Updated 1/3/20: A federal court issued a temporary restraining order stopping the implementation of AB51. That law makes it illegal for employers to make it mandatory for employees to enter into arbitration agreements. A new law in California attacks employee arbitration agreements and prohibits anyone from requiring an applicant for employment or any employee to waive their right to sue for a violation of any provision of the Fair Employment and Housing Act “FEHA” (California’s anti-discrimination laws) as a condition of employment, continued employment, or receipt of any employment-related benefit. These waivers usually exist in an arbitration agreement. Employers also can not retaliate, discriminate against, or terminate someone’s employment for refusing to sign an arbitration agreement. The new law applies to contracts signed after January 1, 2020. However, it specifically does not apply to arbitration agreements that are valid under the Federal Arbitration Act, negotiated severance agreements, or post-dispute settlement agreements. Practical Tip: There will be plenty of litigation on this new law, but until we have the courts’ interpretations of the new prohibitions, what should employers do? 1) If you don’t have an arbitration agreement, or aren’t quite sure what one is, you should still have one. 2) If you have an arbitration agreement, have it reviewed by counsel before you … Continue reading
Watch my FREE AB5 WEBINAR on-demand to learn about “AB5 and the ABC Test for independent contractors.” What You Will Learn In this AB5 webinar you will learn about: The new ABC test for independent contractors. Which professions/categories of workers are exempt from the ABC test. How to keep those excepted categories independent contractors. Consequences for misclassifying workers, including individual liability. What you can do to minimize exposure. Did You Get a Letter from the EDD? California companies received a letter from the EDD about AB5 (Assembly Bill 5) and the ABC test in Dynamex v. Superior Court. Many business owners are hearing about the expansion of the new independent contractor test for the first time just days before the law went into for the New Year on January 1, 2020. Are you trying to wrap your head around the new AB5 rules and asking the following questions? Do I have to convert independent contractors to employees? Can I keep independent contractors as contractors? How do I keep independent contractors a contractors? What are the risks of misclassifying independent contractors? Background AB 5 was the big bill to watch this year. … Continue reading
About 40 million American adults or approximately 18% of the population suffers from an anxiety disorder according to the Anxiety and Depression Association of America. This makes anxiety disorders the most common mental illness in the United States. Excessive anxiety can interfere with daily activities such as job performance, school work, and relationships, at a certain level, it could meet the definition of a disability under the Fair Employment and Housing Act (FEHA). Since almost 1 in 5 adults suffers from an anxiety disorder, it is likely that an employer with five or more employees (and therefore subject to FEHA) will have an employee who suffers from an anxiety disorder. What is an employer’s obligation if it learns that an employee suffers from anxiety and it’s affecting the employee’s ability to work? Assuming that an employee suffers from severe or chronic disorder that interferes with their activities of daily living (not merely the occasional anxiety that we may feel when faced with uncertainty, a micro-manager, or the like), below are some basic steps an employer should follow. Remember the objective. … Continue reading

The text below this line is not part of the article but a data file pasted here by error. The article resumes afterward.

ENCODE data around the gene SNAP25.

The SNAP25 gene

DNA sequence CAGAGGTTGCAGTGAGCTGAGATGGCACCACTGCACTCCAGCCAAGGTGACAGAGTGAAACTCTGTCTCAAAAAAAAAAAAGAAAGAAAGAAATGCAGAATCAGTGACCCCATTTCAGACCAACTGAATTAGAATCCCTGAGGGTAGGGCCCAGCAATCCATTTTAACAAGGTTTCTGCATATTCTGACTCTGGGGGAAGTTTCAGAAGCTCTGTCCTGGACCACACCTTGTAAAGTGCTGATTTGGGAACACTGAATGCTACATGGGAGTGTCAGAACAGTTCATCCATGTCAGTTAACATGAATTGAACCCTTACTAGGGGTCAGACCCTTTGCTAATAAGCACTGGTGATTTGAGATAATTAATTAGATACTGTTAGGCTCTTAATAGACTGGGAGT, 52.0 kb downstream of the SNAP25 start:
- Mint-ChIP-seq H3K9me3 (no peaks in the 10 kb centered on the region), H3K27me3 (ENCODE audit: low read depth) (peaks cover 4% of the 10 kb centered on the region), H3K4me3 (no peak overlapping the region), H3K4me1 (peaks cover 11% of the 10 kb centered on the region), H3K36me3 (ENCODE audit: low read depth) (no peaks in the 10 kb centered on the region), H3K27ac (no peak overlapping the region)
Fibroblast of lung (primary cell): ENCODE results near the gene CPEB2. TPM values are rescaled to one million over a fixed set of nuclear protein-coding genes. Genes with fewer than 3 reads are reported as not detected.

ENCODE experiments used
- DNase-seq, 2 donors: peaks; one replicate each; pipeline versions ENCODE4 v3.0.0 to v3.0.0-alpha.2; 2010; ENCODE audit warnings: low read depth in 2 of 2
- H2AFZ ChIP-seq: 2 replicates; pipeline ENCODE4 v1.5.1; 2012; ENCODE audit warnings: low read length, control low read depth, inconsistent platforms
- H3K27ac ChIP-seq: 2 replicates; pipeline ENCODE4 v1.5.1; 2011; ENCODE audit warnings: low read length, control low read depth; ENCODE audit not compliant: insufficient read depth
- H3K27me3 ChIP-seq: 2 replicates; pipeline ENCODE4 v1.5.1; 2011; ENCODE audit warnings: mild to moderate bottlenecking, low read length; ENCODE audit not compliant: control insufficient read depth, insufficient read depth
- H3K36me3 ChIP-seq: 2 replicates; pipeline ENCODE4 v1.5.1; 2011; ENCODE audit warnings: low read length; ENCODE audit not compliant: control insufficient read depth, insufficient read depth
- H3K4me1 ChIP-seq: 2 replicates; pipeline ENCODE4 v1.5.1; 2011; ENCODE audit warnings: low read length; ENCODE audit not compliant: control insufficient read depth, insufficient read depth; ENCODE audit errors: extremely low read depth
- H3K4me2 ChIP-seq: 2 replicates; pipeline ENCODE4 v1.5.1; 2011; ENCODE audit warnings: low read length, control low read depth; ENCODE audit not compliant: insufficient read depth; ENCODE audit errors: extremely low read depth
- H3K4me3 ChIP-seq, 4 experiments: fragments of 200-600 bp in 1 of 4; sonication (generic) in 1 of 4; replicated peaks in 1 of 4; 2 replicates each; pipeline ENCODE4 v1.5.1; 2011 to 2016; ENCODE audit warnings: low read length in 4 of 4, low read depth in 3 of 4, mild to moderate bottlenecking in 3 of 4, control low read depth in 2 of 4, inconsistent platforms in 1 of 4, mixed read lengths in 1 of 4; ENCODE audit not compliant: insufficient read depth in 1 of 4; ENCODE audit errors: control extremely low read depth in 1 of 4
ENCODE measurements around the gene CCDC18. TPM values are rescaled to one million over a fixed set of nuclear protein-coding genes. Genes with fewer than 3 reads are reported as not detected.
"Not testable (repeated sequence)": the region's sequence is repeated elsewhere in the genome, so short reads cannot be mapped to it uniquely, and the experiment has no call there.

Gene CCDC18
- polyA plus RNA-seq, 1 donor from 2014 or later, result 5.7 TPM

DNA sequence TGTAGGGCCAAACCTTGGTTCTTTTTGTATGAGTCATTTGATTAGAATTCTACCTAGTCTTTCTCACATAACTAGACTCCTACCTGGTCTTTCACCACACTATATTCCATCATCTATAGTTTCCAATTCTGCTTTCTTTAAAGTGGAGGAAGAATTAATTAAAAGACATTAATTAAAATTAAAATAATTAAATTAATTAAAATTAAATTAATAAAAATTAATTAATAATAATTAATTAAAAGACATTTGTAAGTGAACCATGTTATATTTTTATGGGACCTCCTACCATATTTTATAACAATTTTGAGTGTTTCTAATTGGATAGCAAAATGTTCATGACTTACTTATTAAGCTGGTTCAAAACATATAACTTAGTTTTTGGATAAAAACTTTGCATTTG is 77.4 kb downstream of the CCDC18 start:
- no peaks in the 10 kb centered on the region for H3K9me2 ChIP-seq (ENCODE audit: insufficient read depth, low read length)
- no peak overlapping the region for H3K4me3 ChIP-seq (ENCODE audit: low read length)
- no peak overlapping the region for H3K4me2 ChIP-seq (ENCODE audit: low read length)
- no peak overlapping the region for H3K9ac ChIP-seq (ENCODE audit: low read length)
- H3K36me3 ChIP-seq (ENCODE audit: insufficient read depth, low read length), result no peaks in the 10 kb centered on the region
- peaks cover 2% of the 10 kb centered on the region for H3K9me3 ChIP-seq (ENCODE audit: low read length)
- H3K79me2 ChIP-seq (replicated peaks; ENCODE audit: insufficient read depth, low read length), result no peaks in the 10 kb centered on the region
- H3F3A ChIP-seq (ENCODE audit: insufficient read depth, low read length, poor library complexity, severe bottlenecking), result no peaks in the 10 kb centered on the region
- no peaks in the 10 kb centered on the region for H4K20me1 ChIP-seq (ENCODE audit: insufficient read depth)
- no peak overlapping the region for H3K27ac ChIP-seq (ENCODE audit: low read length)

The Governor of California approved SB 188, known as the CROWN Act, in July 2019 to amend anti-discrimination laws in the areas of education, employment, and housing. Hair As a Proxy for Race In the employment context, the bill noted that in U.S. society, hair has historically been one of many determining factors of a person’s race and that hair today remains a proxy for race. Workplace dress code and grooming policies that prohibit natural hair, including afros, braids, twists, and locks, have a disparate impact on Black individuals as these policies are more likely to deter Black applicants and burden or punish Black employees than any other group. Thus, hair discrimination targeting hairstyles associated with race is racial discrimination. California’s Anti-Discrimination Law To review, under the California Fair Employment and Housing Act (FEHA), it is unlawful to engage in specified discriminatory employment practices, including hiring, promotion, and termination based on certain protected characteristics, including race, unless based on a bona fide occupational qualification or applicable security regulations. FEHA also prohibits housing discrimination based on specified personal characteristics, including race. … Continue reading